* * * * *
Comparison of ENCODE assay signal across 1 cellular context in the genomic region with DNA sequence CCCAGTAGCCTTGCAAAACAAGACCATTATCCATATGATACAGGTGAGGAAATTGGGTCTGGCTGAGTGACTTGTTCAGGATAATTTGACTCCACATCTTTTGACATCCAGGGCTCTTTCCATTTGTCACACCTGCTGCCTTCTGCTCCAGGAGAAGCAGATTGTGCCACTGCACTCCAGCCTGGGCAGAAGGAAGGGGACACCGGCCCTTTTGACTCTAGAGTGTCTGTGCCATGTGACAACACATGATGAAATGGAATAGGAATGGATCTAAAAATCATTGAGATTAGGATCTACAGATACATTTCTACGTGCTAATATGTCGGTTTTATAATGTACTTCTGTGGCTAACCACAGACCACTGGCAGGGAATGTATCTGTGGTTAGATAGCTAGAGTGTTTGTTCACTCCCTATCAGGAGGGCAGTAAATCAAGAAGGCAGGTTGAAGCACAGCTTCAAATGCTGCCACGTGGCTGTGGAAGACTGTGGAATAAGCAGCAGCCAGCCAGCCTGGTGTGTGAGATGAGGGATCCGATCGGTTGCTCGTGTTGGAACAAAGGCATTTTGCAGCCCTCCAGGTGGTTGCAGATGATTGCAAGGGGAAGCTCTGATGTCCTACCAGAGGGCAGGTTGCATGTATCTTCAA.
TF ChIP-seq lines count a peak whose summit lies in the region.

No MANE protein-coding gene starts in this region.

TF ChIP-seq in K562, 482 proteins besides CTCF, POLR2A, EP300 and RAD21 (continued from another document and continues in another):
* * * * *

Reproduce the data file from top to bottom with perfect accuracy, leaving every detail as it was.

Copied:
Comparison of ENCODE assay signal across 1 cellular context in the genomic region with DNA sequence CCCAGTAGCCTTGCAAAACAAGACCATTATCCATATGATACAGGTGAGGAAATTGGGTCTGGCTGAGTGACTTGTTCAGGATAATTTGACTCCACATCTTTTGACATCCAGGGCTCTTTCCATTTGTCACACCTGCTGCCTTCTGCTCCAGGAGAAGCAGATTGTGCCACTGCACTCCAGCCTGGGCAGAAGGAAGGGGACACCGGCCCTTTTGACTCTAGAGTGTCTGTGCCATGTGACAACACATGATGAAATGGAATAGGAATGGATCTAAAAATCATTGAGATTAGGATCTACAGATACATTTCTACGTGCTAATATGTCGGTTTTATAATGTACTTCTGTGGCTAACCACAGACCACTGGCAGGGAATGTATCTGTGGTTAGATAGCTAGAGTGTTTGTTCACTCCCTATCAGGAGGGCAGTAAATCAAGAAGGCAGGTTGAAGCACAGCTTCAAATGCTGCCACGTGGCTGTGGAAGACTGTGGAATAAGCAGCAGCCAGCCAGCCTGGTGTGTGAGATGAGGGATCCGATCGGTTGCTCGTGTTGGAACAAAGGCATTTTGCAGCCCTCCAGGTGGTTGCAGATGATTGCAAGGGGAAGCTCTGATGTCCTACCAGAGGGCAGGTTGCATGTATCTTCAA.
TF ChIP-seq lines count a peak whose summit lies in the region.

No MANE protein-coding gene starts in this region.

TF ChIP-seq in K562, 482 proteins besides CTCF, POLR2A, EP300 and RAD21 (continued from another document and continues in another):